I have been asked by many friends and acquaintances in the last two weeks about my take on the Cecil the Lion situation. I have reserved my thoughts on the matter for the most part due to how polarizing it can be. I’ve decided to look into the subject and list a number of facts and then talk about a problem we have much closer to home.
There are three facts that I want to address and then get your feedback on.
Fact: Male lions live between 10 and 14 years in the wild due to injuries they sustain fighting each other and other animals. Cecil was 13.
Fact: In African countries where Lions live in the wild more than 100 lions are killed each year by farmers and ranchers whose livelihood is threatened.
Fact: The United States is the biggest importer of trophy Lion heads and skins and each year over 500 such trophies are brought into the country.
Having said this I think that is was a shame that such a magnificent animal had to die due to unnatural causes but should we be outraged just because he had a name and was on television? Especially when he is one of hundreds of lions killed every year.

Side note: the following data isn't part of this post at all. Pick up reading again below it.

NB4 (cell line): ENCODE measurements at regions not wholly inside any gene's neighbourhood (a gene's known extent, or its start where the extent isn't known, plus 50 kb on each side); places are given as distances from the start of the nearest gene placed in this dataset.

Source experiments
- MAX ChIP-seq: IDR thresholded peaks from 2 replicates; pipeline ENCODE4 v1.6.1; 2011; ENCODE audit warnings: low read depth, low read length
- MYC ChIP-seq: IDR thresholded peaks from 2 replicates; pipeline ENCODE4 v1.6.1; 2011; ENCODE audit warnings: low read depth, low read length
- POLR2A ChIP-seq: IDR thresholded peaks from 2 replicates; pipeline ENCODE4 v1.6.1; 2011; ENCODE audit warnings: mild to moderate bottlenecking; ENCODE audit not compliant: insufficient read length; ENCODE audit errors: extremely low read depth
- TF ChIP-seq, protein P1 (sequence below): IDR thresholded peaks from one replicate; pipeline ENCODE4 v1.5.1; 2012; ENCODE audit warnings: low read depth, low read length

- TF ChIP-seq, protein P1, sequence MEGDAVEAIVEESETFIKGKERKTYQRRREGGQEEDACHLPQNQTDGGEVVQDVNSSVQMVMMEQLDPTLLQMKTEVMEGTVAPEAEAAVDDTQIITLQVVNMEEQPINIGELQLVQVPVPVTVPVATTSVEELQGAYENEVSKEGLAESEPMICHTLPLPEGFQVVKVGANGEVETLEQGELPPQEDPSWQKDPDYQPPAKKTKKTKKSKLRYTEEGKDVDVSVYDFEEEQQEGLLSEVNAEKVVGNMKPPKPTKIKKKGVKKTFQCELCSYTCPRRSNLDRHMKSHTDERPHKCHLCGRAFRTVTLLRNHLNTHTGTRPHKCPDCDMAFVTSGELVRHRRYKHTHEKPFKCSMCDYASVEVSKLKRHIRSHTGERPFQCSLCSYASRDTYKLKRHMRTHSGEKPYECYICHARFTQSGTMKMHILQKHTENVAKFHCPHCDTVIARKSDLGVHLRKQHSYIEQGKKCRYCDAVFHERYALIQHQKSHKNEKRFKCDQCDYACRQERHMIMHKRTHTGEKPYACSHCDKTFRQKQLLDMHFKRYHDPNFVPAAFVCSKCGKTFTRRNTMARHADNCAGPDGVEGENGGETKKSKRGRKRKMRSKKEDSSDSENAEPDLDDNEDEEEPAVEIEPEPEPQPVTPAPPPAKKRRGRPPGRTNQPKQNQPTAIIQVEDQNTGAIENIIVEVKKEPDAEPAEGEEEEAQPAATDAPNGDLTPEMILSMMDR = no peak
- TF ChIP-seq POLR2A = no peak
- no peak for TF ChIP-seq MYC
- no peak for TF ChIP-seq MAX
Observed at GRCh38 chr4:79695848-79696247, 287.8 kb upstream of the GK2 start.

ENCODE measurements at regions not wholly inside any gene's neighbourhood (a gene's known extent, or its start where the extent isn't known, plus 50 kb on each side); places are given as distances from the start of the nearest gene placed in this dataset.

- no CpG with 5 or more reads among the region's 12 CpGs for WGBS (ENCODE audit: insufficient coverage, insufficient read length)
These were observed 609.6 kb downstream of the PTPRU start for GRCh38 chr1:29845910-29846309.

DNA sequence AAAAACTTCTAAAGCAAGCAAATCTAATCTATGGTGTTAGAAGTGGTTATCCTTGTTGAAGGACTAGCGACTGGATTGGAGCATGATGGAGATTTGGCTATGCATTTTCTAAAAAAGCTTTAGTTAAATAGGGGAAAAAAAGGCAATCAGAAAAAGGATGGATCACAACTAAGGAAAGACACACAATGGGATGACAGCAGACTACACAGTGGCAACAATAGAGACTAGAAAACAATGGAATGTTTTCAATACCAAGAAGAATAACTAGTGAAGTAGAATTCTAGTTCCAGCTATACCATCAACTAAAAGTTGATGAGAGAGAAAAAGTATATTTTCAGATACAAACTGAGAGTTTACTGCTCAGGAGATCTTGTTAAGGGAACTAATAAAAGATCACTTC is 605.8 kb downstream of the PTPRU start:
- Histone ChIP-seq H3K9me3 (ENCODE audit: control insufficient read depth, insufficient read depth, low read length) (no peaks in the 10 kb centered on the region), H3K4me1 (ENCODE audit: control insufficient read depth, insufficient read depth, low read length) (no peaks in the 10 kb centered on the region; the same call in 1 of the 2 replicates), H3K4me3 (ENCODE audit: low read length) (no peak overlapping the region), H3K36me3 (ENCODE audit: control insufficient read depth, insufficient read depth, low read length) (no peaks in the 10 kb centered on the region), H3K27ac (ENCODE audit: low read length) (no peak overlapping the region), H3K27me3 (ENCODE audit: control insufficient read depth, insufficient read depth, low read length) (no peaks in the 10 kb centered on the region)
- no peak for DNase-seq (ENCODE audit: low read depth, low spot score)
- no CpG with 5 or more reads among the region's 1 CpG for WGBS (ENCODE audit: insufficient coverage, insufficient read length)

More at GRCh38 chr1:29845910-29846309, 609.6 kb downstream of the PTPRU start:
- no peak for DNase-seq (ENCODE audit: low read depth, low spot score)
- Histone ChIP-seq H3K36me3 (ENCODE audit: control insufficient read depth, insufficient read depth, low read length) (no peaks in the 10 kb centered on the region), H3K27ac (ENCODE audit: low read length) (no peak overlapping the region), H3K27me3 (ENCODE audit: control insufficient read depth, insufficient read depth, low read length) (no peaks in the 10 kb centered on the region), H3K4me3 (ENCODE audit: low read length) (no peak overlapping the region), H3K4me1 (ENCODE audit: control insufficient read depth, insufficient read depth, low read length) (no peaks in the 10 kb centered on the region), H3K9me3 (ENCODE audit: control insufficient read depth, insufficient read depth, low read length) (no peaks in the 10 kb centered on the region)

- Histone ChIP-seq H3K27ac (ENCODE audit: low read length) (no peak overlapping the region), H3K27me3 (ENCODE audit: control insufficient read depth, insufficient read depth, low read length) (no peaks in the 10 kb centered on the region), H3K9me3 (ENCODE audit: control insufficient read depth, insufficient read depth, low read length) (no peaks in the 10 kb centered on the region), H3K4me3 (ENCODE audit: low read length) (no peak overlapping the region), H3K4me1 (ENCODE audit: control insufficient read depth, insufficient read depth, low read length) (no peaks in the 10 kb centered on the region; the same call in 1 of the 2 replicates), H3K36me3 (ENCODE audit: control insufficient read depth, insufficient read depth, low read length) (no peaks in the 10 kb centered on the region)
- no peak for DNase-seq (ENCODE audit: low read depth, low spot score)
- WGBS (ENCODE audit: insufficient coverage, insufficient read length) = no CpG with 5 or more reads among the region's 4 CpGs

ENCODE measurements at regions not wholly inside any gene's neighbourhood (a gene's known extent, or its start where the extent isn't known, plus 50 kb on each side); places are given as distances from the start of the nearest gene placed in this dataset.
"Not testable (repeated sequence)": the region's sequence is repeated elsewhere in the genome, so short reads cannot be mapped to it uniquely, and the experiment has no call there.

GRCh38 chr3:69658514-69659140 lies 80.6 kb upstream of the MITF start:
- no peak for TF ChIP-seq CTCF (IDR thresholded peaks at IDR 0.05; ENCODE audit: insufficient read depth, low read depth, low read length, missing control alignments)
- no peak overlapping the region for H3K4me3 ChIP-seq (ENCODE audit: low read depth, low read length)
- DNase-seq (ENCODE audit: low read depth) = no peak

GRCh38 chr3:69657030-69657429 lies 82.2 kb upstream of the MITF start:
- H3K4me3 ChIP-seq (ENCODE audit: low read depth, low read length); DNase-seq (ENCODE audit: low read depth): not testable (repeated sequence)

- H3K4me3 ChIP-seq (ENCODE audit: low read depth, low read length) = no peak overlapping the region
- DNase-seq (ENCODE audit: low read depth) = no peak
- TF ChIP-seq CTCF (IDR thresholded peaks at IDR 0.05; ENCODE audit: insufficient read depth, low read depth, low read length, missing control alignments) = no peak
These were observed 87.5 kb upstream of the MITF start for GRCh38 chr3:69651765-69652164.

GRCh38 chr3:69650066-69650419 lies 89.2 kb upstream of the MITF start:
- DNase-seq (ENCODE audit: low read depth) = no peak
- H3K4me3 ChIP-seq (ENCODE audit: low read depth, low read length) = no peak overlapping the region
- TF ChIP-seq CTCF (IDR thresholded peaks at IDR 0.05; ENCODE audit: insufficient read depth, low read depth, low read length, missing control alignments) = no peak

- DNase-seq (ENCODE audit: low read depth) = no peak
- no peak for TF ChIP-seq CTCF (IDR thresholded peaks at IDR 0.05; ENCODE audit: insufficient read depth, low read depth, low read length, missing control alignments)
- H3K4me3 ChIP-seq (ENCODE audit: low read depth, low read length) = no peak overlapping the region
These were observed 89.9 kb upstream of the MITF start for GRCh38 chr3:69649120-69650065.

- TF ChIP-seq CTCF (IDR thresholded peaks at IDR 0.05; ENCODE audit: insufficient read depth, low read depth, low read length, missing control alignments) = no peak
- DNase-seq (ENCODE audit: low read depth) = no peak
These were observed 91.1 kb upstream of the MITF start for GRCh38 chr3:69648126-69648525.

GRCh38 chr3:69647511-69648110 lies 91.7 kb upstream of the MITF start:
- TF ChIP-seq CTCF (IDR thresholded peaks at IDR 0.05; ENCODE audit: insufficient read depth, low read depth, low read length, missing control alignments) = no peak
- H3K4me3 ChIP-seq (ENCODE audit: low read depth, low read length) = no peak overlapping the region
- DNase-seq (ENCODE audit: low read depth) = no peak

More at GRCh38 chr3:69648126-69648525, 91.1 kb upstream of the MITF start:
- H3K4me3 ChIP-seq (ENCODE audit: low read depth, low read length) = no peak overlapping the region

The Rattlesnake Roundup
Then I happened to see the picture I posted above on a friends Facebook feed. It made me realize that if we are upset about senseless killing and wasteful destruction of nature we have a lot of work to do right here at home. All you need to do is search the phrase rattlesnake roundup 2015 and you will find lots of links to county fairs featuring rattlesnake roundups that date back 50 or more years. These roundups have been cleaned up and tout their educational value and make the argument that they are teaching people about the value of animals in nature but at the end of the day they end up removing these snakes from their original homes and if not killed then they are displaced and who knows what happens to them after that.
At xyzReptiles we promote the ethical and appropriate keeping and housing of reptiles and amphibians. Most of the animals we work with are captive produced or farm raised to reduce the burden on wild populations. We want to better our industry and promote our values to newcomers to the field of herpetology. We would love to hear from you and have you join us in this animal conservation endeavor.
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